'Woof, Woof,' Should Dogs Use Seat Belts Too?
Posted June 21, 1999 7:00 a.m. EDT
RALEIGH — Pet owners often drive without their four-legged friends in any kind of restraint.
It is not against the law in North Carolina to drive with a dog unrestrained in the car, but common sense dictates that any distraction inside the car can cause an accident.
There are a lot of devices on the market aimed at keeping motorists and their pets safe on the road.
Cindy Bailey, who heads the Animal Protection Society in Durham, takes her dog Prudence to work every day.
"She thinks she's got to be in my lap," Bailey said. "I tie her in the back seat so she won't constantly be battling to get up in the front."
A 6-pound bundle of joy can be distracting. Bailey often puts Prudence in a carrier.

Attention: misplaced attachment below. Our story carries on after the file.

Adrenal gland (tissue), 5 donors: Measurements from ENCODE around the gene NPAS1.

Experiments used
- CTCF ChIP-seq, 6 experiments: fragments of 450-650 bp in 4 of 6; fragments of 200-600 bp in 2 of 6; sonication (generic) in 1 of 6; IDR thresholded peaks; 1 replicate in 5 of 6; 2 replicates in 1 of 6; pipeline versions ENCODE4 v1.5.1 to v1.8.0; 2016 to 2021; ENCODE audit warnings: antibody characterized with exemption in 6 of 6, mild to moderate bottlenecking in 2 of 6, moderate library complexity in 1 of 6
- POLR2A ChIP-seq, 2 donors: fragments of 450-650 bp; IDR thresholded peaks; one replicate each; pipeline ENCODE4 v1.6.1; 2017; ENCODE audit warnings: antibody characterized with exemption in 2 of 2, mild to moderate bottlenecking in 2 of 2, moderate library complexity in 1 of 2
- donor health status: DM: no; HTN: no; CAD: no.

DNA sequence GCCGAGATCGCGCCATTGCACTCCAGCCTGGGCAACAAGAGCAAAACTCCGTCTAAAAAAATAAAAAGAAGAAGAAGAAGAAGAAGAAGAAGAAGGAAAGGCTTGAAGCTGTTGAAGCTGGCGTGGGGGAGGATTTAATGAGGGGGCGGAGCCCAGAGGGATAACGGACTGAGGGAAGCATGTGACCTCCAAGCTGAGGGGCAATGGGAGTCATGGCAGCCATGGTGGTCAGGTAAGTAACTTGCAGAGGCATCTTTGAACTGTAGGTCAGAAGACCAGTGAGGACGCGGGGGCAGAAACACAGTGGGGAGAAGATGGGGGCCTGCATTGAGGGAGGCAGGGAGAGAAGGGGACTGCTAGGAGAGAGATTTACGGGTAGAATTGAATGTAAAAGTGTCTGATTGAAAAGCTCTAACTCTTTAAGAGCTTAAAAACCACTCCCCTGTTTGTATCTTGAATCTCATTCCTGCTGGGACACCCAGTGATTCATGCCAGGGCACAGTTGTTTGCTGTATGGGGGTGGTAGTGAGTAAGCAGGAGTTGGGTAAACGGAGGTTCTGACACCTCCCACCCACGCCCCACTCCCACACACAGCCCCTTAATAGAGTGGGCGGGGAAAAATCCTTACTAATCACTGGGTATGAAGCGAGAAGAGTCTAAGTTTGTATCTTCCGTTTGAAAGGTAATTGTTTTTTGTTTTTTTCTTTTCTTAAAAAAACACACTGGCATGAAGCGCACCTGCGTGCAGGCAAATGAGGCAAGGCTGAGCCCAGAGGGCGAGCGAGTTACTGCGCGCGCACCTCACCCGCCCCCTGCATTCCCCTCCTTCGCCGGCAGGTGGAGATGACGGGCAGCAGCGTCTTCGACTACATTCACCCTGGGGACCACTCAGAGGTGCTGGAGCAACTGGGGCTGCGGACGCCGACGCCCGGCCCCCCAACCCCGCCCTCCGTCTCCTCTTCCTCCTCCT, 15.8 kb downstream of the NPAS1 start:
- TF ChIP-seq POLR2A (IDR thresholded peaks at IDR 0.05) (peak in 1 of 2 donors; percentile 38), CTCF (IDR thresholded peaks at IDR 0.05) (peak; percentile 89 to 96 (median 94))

"Your responsible pet owners, who really care about their animals, are going to do the responsible thing in the best interest of their family, and that's restraint," Bailey said.
Unrestrained pets in cars have caused accidents.
"It's not against the law to have a pet in the car," says Sgt. Jeff Winstead of theN.C. Highway Patrol, "but whatever the animal might cause you to do, you would indeed be responsible for it, and of course civilly liable as well."
Officials say one of the best ways to protect yourself from being distracted by a dog while driving is some kind of a gate or partition between the driver and the dog.
Pet stores sell a variety of products to restrain pets in the car.
"The shoulder strap restraint goes through the back, and it keeps the animal from being able to move around," one pet store worker said.
The seat belts may take some getting used to; therefore, animal trainers suggest using the safety methods first on short trips so that dogs can get used to them.
Many municipalities in North Carolina do have laws requiring dogs to be restrained in the back of pickup trucks. The goal is to keep dogs from jumping out and into traffic, but the device must also be safe so that the dogs will not strangle themselves.